You know, like that “sensitivity readers” story about Oxford.
OfS is really a tale of four regulators. There’s the people who count things, who every week seem to find a new way of counting things at provider level that everyone else says may not have much to do with the actual agency of the provider. And the more stats they produce, the less we understand about why things are the way they are.
There’s the access and participation people. They’ve been lauded as insisting on tough new plans, but as yet we’ve not seen much evidence that those plans are working. And now we’re getting mood music from the Department for Education that they’re not that interested in the outcomes anyway. “What we need is equality of opportunity, not equality of outcome”, said Gavin Williamson the other day. Or in other words – getting in, not getting on. That’ll do.
There’s the regulation people, running their strange little black box of conversations with providers in the shadows that we can’t see but are definitely scared of.
There used to be the “good practice” people, but then the old wedge of HEFCE Catalyst Funding that used to work out what the good practice was ran out, and so so did they – in a restructure.
And then there’s the Chair’s function – wandering around the country playing mood music about the latest moral panic in the press – what Barberololololology used to frame as “highlighting salient issues” or “positioning the organisation as a meaningful contributor to the debate” or whatever.
In his first few months Michael Barber was at it on free speech when he suggested that a national pro-life campaign group without a local student society might have the divine right to a tressle table at a Freshers’ fair, and topped off his stint by wishing that someone would collect data on all the times that speakers had been cancelled – only to find that his own regulator did, and nobody was being cancelled.
As such, Barber’s replacement James Wharton is a sort of freshly minted RONCO covers album of all of Barber’s moral panic greatest hits.
The other day, the Times reported that Oxford University students are to establish a group of “sensitivity readers” to review articles for their publications. At a vote last month, students supported the “need for better editing” at Oxford’s student papers, and proposed a website that would check submissions.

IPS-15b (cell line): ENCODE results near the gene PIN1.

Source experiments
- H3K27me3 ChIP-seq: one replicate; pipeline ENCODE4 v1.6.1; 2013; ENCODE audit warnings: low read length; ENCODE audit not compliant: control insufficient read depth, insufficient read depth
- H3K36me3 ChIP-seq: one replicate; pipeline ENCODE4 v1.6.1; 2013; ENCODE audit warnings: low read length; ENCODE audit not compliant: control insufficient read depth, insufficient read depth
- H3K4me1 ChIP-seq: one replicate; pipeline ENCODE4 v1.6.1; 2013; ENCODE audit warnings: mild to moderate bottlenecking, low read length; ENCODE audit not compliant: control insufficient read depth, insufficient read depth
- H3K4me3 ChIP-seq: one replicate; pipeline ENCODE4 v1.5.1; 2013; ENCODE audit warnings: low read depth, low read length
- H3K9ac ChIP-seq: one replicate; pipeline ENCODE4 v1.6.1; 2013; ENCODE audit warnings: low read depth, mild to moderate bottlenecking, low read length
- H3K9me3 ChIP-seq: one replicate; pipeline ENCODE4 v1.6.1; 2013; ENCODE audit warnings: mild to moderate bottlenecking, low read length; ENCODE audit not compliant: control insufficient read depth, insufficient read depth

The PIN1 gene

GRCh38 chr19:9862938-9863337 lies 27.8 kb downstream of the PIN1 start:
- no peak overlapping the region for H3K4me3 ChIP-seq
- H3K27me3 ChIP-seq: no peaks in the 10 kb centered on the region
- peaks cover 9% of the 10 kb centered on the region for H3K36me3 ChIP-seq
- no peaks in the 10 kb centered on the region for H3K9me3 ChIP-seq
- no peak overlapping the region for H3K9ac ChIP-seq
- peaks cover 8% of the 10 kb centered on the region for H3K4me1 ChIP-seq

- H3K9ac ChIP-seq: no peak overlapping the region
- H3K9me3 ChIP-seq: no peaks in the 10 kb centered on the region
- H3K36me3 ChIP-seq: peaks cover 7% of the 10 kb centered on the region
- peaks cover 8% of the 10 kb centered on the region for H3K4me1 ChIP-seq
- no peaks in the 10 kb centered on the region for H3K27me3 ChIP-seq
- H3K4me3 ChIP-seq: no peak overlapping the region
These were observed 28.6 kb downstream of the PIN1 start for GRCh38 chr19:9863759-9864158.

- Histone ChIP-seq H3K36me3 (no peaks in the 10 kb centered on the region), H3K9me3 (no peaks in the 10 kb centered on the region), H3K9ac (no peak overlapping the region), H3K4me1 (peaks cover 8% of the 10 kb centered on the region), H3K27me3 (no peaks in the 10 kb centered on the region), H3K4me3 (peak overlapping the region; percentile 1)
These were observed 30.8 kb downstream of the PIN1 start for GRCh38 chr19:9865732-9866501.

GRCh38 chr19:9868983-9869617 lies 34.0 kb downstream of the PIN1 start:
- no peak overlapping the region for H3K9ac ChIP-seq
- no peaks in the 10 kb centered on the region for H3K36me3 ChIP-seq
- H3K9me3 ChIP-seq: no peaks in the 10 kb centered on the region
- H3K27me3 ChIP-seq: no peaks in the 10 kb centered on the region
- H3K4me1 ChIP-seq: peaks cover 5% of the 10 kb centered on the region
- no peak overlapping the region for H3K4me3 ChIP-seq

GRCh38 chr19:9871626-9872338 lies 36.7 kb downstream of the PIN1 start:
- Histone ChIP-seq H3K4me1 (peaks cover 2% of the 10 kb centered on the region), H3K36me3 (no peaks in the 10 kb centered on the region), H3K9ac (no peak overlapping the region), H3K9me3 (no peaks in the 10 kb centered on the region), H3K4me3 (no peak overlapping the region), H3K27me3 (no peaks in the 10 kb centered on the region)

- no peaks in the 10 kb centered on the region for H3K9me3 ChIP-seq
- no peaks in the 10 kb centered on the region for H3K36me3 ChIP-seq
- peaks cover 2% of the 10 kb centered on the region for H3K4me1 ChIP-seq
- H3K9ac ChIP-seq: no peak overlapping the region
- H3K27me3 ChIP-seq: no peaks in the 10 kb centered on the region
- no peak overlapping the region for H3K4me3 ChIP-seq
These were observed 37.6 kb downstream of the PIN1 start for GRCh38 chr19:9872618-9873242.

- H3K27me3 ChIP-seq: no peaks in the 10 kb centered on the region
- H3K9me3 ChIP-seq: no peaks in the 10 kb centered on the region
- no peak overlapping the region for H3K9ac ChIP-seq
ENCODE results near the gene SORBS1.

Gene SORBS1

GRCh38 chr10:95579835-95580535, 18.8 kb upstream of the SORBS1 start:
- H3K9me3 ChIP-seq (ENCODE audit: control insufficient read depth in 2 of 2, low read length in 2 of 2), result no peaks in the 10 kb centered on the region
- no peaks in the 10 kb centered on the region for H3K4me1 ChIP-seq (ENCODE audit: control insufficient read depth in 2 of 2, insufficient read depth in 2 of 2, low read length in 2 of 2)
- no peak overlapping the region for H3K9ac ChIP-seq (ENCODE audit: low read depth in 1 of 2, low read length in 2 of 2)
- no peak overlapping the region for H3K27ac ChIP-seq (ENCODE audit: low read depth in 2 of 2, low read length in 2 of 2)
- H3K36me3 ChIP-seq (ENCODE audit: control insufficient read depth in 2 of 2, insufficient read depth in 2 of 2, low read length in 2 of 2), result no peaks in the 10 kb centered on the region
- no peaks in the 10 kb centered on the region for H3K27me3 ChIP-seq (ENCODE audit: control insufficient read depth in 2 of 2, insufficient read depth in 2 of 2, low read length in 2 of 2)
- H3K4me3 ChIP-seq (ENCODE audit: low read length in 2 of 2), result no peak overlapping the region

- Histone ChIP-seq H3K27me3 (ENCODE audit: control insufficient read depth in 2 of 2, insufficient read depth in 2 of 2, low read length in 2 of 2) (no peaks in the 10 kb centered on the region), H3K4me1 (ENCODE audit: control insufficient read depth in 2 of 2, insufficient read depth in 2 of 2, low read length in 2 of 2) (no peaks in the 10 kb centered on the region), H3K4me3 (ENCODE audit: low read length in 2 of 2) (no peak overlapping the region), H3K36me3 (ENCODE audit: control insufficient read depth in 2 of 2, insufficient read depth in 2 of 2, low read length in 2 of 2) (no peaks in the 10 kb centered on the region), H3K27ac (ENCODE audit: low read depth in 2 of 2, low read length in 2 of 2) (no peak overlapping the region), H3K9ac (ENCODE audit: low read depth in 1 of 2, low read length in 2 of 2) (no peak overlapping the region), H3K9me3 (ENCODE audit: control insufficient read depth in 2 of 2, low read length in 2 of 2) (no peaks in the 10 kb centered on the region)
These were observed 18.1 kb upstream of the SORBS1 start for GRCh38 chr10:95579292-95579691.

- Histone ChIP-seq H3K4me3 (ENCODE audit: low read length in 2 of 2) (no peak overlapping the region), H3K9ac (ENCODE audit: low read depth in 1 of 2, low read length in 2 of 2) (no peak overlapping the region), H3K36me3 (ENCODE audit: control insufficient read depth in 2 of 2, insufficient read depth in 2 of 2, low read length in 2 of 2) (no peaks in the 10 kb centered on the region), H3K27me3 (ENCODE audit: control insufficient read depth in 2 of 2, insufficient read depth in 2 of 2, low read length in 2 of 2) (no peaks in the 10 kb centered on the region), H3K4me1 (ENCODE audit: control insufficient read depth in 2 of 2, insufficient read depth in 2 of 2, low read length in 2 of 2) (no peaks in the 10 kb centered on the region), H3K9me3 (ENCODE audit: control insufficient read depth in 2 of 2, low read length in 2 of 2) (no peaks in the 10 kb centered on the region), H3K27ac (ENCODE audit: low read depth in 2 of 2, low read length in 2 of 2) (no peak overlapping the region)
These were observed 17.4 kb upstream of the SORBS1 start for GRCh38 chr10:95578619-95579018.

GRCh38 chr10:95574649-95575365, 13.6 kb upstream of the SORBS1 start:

At the behest of the Telegraph, Lord Wharton – the actual chair of the actual regulator – waded in this morning:
Any censorship of views just because they are deemed difficult or uncomfortable would be unacceptable. The world is a tough place and journalists should be free to engage with difficult realities. There is a danger this approach could create a chilling effect – where journalists decide for themselves not to write about controversial subjects out of fear of falling foul of sensitivity readers. The importance to uphold and extend freedom of speech on campus remains crucial and measures which constrain legal freedoms should be rejected.”
Naturally, the implication that the new Higher Education (Freedom of Speech) Bill might apply here was enough for the Telegraph cut’n’shut. But you have to get to paragraph 22 of the piece until you see a Cherwell spokesperson say:
As Cherwell is an independent publication and is not funded by the SU or distributed by them, we do not believe that there is any issue of freedom of press here.
Earlier in the week, Cherwell’s editor took to the Times to say:
If people were really concerned with the life of students on my campus, then they would listen to the voices of those that have been campaigning for decolonisation for years and the voices of those who actually live and exist in Oxford on a day-to-day basis. Instead, minor incidents in my university have become ammunition for the media and government to hurl around, to proclaim a culture of “wokeism” at a place that still over-represents the elite. Speak of a “culture war” all you want, but don’t pretend that you’re doing it for us.”
Oxford SU said the student-run service would be for editors who seek help with ensuring sensitivity and factual accuracy, and while not an SU policy or mandate, the union would help advertise the website and liaise with publications:
We do not have any editorial authority over any media publication in Oxford, the UK or internationally… The aim of this project is not to ban any subject or censor individual expression, but to help improve the accuracy and integrity of published work.”
Are we to believe that Wharton didn’t know that? Or that he couldn’t find Oxford SU’s statement on it on the web? Or have they abolished policy and staff support for the OfS Chair nowadays?
Or is it, maybe, that Lord Wharton is issuing his own mood music to create a “chilling effect” on even the most subtle, supportive and innocuous efforts at creating more inclusive and tolerant campus environments?